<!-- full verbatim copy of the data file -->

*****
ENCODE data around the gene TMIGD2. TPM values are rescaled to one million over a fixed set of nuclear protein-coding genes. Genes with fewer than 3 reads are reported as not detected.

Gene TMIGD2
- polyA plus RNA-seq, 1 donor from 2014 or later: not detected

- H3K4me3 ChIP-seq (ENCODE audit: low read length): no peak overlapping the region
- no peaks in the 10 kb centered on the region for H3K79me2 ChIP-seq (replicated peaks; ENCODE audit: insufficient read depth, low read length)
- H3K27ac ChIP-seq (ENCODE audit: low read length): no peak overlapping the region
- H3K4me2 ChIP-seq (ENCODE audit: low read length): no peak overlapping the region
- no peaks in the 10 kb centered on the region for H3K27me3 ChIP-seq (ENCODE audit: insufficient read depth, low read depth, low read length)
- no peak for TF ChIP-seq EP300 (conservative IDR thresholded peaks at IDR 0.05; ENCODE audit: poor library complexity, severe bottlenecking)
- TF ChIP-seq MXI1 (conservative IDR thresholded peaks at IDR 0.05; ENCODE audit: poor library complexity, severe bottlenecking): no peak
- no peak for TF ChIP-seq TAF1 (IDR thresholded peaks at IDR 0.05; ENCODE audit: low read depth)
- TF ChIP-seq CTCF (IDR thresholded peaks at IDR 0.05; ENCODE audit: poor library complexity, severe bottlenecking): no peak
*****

ENCODE data around the gene TMIGD2. TPM values are rescaled to one million over a fixed set of nuclear protein-coding genes. Genes with fewer than 3 reads are reported as not detected.

Gene TMIGD2
- polyA plus RNA-seq, 1 donor from 2014 or later: not detected

- H3K4me3 ChIP-seq (ENCODE audit: low read length): no peak overlapping the region
- no peaks in the 10 kb centered on the region for H3K79me2 ChIP-seq (replicated peaks; ENCODE audit: insufficient read depth, low read length)
- H3K27ac ChIP-seq (ENCODE audit: low read length): no peak overlapping the region
- H3K4me2 ChIP-seq (ENCODE audit: low read length): no peak overlapping the region
- no peaks in the 10 kb centered on the region for H3K27me3 ChIP-seq (ENCODE audit: insufficient read depth, low read depth, low read length)
- no peak for TF ChIP-seq EP300 (conservative IDR thresholded peaks at IDR 0.05; ENCODE audit: poor library complexity, severe bottlenecking)
- TF ChIP-seq MXI1 (conservative IDR thresholded peaks at IDR 0.05; ENCODE audit: poor library complexity, severe bottlenecking): no peak
- no peak for TF ChIP-seq TAF1 (IDR thresholded peaks at IDR 0.05; ENCODE audit: low read depth)
- TF ChIP-seq CTCF (IDR thresholded peaks at IDR 0.05; ENCODE audit: poor library complexity, severe bottlenecking): no peak